No quick fix for WB Road

The National Roads Authority can offer no significant relief in the short term to ease the traffic problem on West Bay Road, managing director Colford Scott told the Legislative Assembly in Finance Committee Thursday.

However, plans are proceeding for something that will help: the northerly extension of the Esterley Tibbetts Highway, which will eventually run all the way to West Bay.

‘We are Gazetting the land for that now,’ said Minister of Works Gilbert McLean.

In the meantime, the traffic situation on West Bay Road is getting worse, said West Bay MLA Rolston Anglin.

‘Traffic lines are more than seven miles long,’ he said, noting that some of his constituents now have to awaken in the morning three or four hours before they need to be at work.

Fellow West Bay MLA Cline Glidden also expressed his concern over the traffic situation. He asked Mr. Scott what happened with the proposed lane reversal plan, where two lanes of traffic would head into George Town in the morning and two lanes of traffic would head north in the evenings.

Mr. Scott said such a traffic flow would create significant difficulties for those wanting to make turns, and was therefore not practical.

The usual solution for a road that had reached traffic capacity was to add another lane, Mr Scott said. ‘But West Bay Road does not have enough capacity to make four lanes.’

As for what can be done to ease the problem in the short term, Mr. Scott could only offer suggestions to the motorists.

‘Unfortunately, there are no easy answers,’ he said.

Only by reducing the number of vehicles on West Bay Road would the traffic problem get any better until the Esterley Tibbetts highway extension is built, Mr. Scott said.

He said carpooling and public transportation were two ways of reducing the number of vehicles travelling from West Bay in the mornings.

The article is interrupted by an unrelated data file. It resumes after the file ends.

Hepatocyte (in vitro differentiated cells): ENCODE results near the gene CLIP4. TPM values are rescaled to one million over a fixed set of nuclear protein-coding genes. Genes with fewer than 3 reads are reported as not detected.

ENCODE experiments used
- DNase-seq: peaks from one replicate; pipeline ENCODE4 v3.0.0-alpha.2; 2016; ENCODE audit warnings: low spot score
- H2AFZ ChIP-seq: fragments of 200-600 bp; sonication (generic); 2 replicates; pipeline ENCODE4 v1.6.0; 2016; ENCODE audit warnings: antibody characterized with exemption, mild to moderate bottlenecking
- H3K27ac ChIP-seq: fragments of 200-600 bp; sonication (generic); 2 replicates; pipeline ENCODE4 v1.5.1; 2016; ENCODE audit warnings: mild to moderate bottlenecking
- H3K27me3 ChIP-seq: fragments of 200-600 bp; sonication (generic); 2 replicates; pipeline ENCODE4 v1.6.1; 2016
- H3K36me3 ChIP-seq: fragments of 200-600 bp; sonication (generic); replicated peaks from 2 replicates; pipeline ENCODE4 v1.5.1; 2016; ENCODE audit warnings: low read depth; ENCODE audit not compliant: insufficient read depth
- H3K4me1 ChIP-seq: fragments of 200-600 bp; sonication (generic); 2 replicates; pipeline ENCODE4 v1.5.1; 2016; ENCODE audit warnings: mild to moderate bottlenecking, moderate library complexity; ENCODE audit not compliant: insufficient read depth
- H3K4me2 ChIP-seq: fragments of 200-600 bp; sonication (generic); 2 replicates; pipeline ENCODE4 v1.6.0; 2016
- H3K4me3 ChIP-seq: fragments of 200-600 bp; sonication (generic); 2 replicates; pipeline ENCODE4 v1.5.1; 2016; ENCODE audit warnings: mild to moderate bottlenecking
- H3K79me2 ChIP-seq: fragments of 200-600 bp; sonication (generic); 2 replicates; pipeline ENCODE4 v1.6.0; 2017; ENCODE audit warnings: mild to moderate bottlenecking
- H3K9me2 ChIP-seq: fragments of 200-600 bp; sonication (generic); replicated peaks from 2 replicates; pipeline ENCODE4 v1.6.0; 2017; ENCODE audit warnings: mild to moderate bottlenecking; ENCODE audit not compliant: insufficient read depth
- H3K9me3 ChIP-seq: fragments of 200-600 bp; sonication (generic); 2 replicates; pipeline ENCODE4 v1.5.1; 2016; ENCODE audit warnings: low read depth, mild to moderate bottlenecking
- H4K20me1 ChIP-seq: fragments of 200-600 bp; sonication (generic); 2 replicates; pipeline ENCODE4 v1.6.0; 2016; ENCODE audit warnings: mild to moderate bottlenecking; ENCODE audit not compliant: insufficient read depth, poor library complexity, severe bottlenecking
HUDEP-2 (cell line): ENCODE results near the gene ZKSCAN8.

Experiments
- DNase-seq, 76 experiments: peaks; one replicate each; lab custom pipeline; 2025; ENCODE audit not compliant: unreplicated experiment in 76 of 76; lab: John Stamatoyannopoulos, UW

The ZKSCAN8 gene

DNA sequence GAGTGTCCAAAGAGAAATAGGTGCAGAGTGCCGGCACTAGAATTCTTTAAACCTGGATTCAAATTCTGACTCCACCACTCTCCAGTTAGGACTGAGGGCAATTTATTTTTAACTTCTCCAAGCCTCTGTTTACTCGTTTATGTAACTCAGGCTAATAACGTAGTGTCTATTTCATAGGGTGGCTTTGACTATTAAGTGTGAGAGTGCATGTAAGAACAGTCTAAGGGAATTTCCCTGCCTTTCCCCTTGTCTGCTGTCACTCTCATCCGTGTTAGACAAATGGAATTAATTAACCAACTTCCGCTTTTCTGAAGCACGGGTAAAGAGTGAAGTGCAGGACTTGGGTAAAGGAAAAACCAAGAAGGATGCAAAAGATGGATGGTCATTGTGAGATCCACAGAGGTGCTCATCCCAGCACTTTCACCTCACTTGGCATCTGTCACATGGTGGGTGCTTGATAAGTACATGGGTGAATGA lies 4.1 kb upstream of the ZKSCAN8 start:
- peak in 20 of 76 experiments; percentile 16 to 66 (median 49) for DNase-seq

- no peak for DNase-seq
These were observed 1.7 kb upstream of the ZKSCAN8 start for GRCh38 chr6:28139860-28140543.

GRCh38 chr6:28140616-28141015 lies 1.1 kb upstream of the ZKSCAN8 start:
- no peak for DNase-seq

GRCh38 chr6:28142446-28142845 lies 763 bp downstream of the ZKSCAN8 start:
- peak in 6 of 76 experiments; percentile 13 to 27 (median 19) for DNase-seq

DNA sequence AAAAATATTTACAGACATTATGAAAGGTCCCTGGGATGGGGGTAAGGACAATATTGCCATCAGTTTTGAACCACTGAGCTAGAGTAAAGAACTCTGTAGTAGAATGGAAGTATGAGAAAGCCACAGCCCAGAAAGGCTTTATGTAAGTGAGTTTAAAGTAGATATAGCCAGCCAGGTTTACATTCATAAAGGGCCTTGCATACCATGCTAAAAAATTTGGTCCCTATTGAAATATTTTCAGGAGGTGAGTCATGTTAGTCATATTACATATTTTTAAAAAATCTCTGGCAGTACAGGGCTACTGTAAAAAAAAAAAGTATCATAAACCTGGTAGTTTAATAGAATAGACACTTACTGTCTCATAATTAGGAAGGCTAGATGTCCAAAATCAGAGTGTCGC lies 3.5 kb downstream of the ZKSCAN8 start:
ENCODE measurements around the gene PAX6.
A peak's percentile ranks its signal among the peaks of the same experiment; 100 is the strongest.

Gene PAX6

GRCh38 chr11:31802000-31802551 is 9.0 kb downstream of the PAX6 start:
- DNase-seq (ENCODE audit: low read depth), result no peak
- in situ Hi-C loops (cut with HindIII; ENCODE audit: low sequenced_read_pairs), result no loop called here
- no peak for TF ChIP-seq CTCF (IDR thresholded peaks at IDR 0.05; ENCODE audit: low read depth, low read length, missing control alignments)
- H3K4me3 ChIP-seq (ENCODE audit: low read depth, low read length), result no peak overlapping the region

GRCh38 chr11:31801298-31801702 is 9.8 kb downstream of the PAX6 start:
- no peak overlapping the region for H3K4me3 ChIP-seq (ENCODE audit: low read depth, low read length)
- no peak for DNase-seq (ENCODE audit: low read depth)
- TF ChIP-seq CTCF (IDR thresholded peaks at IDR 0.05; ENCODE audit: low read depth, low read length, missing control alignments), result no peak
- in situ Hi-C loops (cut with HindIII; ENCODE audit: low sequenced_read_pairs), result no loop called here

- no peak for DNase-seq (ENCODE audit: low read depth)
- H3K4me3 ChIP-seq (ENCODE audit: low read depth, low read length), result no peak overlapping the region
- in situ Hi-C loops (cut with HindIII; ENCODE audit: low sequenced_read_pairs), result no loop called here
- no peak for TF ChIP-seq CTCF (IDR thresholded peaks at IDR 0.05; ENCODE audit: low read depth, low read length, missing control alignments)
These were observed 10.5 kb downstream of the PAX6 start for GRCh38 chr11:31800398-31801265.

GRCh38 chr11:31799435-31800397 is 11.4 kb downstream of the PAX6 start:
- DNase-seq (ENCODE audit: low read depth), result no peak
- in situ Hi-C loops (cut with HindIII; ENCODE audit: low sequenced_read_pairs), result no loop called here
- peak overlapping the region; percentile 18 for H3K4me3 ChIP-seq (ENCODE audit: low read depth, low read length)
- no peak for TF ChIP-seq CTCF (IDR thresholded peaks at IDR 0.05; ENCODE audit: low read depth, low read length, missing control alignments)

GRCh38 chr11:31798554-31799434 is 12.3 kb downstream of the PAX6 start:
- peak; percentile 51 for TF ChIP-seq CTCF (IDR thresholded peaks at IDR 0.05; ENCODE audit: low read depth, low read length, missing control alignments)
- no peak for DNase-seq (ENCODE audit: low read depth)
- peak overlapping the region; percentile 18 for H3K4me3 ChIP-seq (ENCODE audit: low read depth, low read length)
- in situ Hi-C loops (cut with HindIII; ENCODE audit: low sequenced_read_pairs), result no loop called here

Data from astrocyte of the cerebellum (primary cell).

Mr. Scott said another thing drivers can do is obey the traffic signs. He said some people are turning left into Governor’s Harbour and then rejoining West Bay Road at Safehaven.

‘This doesn’t help the traffic flow,’ he said.

Speaking with the Caymanian Compass later, Mr. Scott offered an analogy to demonstrate why the shortcut is unfair to other motorists.

‘It’s like a line at the bank,’ he said. ‘If you step in front of five other people, the line doesn’t move any faster. It’s the teller that determines the flow. The people you went in front of just have to wait longer.’

Last Friday, the Royal Cayman Islands Police issued a statement announcing they would be cracking down on motorists cutting through Indies Suites and Governor’s Harbour to help alleviate the traffic congestion on West Bay Road.

But until the Esterley Tibbetts Highway extension is completed, traffic will remain a problem on the road.

Mr. Scott indicated he hoped to start on the extension project sooner rather than later, particularly the section near the Hyatt Regency Hotel.

‘I’d like to fast-track that 200-foot section to get it completed while the Hyatt is closed,’ he said.

Mr. Scott acknowledged the overall traffic situation is getting worse, partially because of the number of cars being brought to the island.

‘We might have had 10,000 cars destroyed in Ivan, but I understand that some 5,600 cars came here last year, and a lot more have come in January and February,” he said.

During the Legislative Assembly Meeting, George Town MLA Alden McLaughlin asked if the Government had ever considered limiting the number of cars being imported to the country.

‘That would be an excellent idea if it were practical,’ said Minister McLean, commenting that Cayman residents always want the newest kinds of vehicles available.

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